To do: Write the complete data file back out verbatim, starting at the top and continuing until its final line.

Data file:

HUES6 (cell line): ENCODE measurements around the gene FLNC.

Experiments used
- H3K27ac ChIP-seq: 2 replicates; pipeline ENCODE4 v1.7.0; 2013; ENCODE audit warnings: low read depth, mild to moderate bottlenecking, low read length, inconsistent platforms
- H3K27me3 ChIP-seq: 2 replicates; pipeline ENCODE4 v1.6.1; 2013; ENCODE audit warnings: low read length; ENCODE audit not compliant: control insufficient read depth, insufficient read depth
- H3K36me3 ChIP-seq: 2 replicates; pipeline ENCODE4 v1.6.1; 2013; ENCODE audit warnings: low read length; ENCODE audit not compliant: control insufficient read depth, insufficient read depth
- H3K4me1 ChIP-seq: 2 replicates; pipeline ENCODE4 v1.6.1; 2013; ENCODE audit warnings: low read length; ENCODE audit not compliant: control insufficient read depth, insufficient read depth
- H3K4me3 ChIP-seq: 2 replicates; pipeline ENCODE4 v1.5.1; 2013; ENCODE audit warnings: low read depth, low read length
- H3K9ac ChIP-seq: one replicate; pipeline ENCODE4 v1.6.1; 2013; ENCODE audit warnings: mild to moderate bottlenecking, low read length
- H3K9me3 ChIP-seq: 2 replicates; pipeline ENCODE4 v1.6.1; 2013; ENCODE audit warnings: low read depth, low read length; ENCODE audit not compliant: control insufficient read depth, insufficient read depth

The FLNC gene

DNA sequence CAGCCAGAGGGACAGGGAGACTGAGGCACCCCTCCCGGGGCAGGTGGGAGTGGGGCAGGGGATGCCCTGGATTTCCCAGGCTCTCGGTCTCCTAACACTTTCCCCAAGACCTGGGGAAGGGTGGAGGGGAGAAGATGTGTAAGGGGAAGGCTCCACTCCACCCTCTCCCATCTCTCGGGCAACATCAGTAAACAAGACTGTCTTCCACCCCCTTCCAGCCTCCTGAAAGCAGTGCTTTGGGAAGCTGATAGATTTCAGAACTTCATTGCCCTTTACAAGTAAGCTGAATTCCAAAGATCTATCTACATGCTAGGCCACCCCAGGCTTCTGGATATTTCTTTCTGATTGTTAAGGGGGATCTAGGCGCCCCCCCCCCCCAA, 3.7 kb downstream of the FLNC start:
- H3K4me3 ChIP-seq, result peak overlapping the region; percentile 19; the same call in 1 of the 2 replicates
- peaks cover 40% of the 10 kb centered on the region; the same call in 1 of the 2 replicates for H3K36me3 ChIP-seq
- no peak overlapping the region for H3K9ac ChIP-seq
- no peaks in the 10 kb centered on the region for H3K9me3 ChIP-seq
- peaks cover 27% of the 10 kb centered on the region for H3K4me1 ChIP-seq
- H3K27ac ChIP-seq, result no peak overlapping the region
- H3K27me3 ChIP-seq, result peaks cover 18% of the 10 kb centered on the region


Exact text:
HUES6 (cell line): ENCODE measurements around the gene FLNC.

Experiments used
- H3K27ac ChIP-seq: 2 replicates; pipeline ENCODE4 v1.7.0; 2013; ENCODE audit warnings: low read depth, mild to moderate bottlenecking, low read length, inconsistent platforms
- H3K27me3 ChIP-seq: 2 replicates; pipeline ENCODE4 v1.6.1; 2013; ENCODE audit warnings: low read length; ENCODE audit not compliant: control insufficient read depth, insufficient read depth
- H3K36me3 ChIP-seq: 2 replicates; pipeline ENCODE4 v1.6.1; 2013; ENCODE audit warnings: low read length; ENCODE audit not compliant: control insufficient read depth, insufficient read depth
- H3K4me1 ChIP-seq: 2 replicates; pipeline ENCODE4 v1.6.1; 2013; ENCODE audit warnings: low read length; ENCODE audit not compliant: control insufficient read depth, insufficient read depth
- H3K4me3 ChIP-seq: 2 replicates; pipeline ENCODE4 v1.5.1; 2013; ENCODE audit warnings: low read depth, low read length
- H3K9ac ChIP-seq: one replicate; pipeline ENCODE4 v1.6.1; 2013; ENCODE audit warnings: mild to moderate bottlenecking, low read length
- H3K9me3 ChIP-seq: 2 replicates; pipeline ENCODE4 v1.6.1; 2013; ENCODE audit warnings: low read depth, low read length; ENCODE audit not compliant: control insufficient read depth, insufficient read depth

The FLNC gene

DNA sequence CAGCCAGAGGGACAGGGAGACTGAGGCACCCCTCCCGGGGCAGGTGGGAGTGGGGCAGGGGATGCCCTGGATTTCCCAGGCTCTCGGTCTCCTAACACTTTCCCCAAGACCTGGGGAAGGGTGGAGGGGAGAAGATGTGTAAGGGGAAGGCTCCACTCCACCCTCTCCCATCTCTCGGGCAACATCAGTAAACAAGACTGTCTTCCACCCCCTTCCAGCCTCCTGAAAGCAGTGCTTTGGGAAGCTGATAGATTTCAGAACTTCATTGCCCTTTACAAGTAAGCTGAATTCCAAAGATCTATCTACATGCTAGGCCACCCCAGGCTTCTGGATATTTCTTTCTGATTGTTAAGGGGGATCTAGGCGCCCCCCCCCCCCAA, 3.7 kb downstream of the FLNC start:
- H3K4me3 ChIP-seq, result peak overlapping the region; percentile 19; the same call in 1 of the 2 replicates
- peaks cover 40% of the 10 kb centered on the region; the same call in 1 of the 2 replicates for H3K36me3 ChIP-seq
- no peak overlapping the region for H3K9ac ChIP-seq
- no peaks in the 10 kb centered on the region for H3K9me3 ChIP-seq
- peaks cover 27% of the 10 kb centered on the region for H3K4me1 ChIP-seq
- H3K27ac ChIP-seq, result no peak overlapping the region
- H3K27me3 ChIP-seq, result peaks cover 18% of the 10 kb centered on the region